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Profile: Cesare Cozzo (Università degli Studi di Roma "La Sapienza")
  1. Cesare Cozzo (forthcoming). Necessity of Thought. In Heinrich Wansing (ed.), Dag Prawitz on Proofs and Meaning. Springer. 115-36.
    The concept of “necessity of thought” plays a central role in Dag Prawitz’s essay “Logical Consequence from a Constructivist Point of View” (Prawitz 2005). The theme is later developed in various articles devoted to the notion of valid inference (Prawitz, 2009, forthcoming a, forthcoming b). In section 1 I explain how the notion of necessity of thought emerges from Prawitz’s analysis of logical consequence. I try to expound Prawitz’s views concerning the necessity of thought in sections 2, 3 and 4. (...)
     
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  2. Cesare Cozzo (2014). Inference and Compulsion. In E. Moriconi (ed.), Second Pisa Colloquium in Logic,Language and Epistemology. ETS. 162-180.
    What is an inference? Logicians and philosophers have proposed various conceptions of inference. I shall first highlight seven features that contribute to distinguish these conceptions. I shall then compare three conceptions to see which of them best explains the special force that compels us to accept the conclusion of an inference, if we accept its premises.
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  3. Cesare Cozzo (2014). Is Truth a Chimera? In Cesare Cozzo & Emiliano Ippoliti (eds.), From a Heuristic Point of View. Cambridge Scholars. 107-24.
    In his book Perché ancora la filosofia Carlo Cellucci argues that truth does not play any role in (modern) science: truth is only a chimera that prevents us «from adequately understanding the character of knowledge» and therefore «must be disposed of». I summarize Cellucci’s evidence for his contention that truth is a chimera. I then raise four objections to Cellucci’s views on truth. My conclusion is that, Cellucci’s arguments notwithstanding, a notion of truth is necessary for the human activity of (...)
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  4. Cesare Cozzo & Emiliano Ippoliti (eds.) (2014). From a Heuristic Point of View. Cambridge Scholars.
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  5. Cesare Cozzo (2012). Gulliver, Truth and Virtue. Topoi 31 (1):59-66.
    What is the role of a notion of truth in our form of life? What is it to possess a notion of truth? How different would we be, if we did not possess a notion of truth? Gulliver’s description of three peoples encountered during his fifth travel will help me to answer. One might say that the basic anti-realist tenet is that we should explain the notion of truth by connecting it with our practice of assertion. In this sense the (...)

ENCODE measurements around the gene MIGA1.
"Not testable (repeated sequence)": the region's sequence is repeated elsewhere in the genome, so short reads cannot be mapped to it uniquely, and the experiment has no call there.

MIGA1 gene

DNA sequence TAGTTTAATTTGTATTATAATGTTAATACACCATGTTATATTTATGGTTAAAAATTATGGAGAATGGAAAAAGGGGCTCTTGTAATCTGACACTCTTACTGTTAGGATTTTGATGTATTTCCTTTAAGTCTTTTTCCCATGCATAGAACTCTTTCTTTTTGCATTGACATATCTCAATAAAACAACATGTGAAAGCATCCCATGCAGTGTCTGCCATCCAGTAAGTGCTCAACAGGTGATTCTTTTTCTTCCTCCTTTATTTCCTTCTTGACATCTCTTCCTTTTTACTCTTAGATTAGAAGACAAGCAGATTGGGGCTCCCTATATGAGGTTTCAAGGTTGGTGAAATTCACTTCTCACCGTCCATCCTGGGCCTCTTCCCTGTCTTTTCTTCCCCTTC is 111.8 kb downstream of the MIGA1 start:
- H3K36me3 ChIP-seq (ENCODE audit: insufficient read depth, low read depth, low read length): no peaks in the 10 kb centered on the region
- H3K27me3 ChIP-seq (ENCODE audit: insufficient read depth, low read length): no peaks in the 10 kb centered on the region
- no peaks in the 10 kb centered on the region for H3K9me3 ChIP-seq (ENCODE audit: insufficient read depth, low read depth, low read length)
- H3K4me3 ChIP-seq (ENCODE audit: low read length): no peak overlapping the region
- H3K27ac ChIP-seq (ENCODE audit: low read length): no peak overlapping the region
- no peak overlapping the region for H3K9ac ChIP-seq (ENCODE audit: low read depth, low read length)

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  6. Cesare Cozzo (2011). Discussion. In Carlo Cellucci, Emily Grosholz & Emiliano Ippoliti (eds.), Logic and Knowledge. Cambridge Scholars. 101-7.
    Is a rational dispute over the validity of a fundamental logical law possible? In his lecture ‘Logics and Metalogics’, Timothy Williamson criticizes Dummett’s approach to this problem and maintains that a semantic theory does not provide a way of settling disputes over the validity of fundamental logical laws. I argue that Dummett’s view is different from the view criticized by Williamson. Dummett does not think that a semantic theory alone can settle a dispute over the validity of a fundamental logical (...)
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  7. Cesare Cozzo (2011). Is Knowledge the Most General Factive Stative Attitude? In Carlo Cellucci, Emiliano Ippoliti & Emily Grosholz (eds.), Logic and Knowledge. Cambridge Scholars Publishing. 84-88.
    Gilbert Harman has written: “Williamson‟s Knowledge and its Limits is the most important philosophical discussion of knowledge in many years. It sets the agenda for epistemology for the next decade and beyond” (Harman 2002, p. 417). Timothy Williamson‟s ground-breaking proposal is that knowing is “merely a state of mind”. In other words, for every proposition p “there is a state of mind being in which is necessary and sufficient for knowing p” (Williamson 2000, p. 21). When first advanced, Williamson‟s view (...)
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  8. Cesare Cozzo (2011). Matematica e retorica. Paradigmi (3):59-72.